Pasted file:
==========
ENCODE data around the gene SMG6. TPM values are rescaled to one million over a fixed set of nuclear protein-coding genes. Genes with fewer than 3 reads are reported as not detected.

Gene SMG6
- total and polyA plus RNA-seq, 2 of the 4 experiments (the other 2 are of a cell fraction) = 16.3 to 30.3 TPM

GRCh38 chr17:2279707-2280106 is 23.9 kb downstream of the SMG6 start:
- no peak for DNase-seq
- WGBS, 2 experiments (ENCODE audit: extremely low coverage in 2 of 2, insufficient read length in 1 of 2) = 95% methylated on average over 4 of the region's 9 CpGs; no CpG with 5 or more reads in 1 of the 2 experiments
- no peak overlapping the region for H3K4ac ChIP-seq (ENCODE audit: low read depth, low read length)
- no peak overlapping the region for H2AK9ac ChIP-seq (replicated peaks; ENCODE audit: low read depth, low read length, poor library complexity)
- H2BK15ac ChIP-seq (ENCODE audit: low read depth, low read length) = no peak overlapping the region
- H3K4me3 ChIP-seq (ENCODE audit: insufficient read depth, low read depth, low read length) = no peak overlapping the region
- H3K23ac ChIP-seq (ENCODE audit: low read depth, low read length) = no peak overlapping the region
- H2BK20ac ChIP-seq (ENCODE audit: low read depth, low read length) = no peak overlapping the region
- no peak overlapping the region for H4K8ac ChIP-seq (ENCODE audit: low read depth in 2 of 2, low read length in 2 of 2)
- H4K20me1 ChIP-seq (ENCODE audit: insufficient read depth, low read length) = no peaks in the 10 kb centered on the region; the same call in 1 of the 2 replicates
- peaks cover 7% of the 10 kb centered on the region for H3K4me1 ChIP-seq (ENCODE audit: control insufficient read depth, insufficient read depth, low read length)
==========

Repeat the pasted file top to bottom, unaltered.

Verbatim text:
ENCODE data around the gene SMG6. TPM values are rescaled to one million over a fixed set of nuclear protein-coding genes. Genes with fewer than 3 reads are reported as not detected.

Gene SMG6
- total and polyA plus RNA-seq, 2 of the 4 experiments (the other 2 are of a cell fraction) = 16.3 to 30.3 TPM

GRCh38 chr17:2279707-2280106 is 23.9 kb downstream of the SMG6 start:
- no peak for DNase-seq
- WGBS, 2 experiments (ENCODE audit: extremely low coverage in 2 of 2, insufficient read length in 1 of 2) = 95% methylated on average over 4 of the region's 9 CpGs; no CpG with 5 or more reads in 1 of the 2 experiments
- no peak overlapping the region for H3K4ac ChIP-seq (ENCODE audit: low read depth, low read length)
- no peak overlapping the region for H2AK9ac ChIP-seq (replicated peaks; ENCODE audit: low read depth, low read length, poor library complexity)
- H2BK15ac ChIP-seq (ENCODE audit: low read depth, low read length) = no peak overlapping the region
- H3K4me3 ChIP-seq (ENCODE audit: insufficient read depth, low read depth, low read length) = no peak overlapping the region
- H3K23ac ChIP-seq (ENCODE audit: low read depth, low read length) = no peak overlapping the region
- H2BK20ac ChIP-seq (ENCODE audit: low read depth, low read length) = no peak overlapping the region
- no peak overlapping the region for H4K8ac ChIP-seq (ENCODE audit: low read depth in 2 of 2, low read length in 2 of 2)
- H4K20me1 ChIP-seq (ENCODE audit: insufficient read depth, low read length) = no peaks in the 10 kb centered on the region; the same call in 1 of the 2 replicates
- peaks cover 7% of the 10 kb centered on the region for H3K4me1 ChIP-seq (ENCODE audit: control insufficient read depth, insufficient read depth, low read length)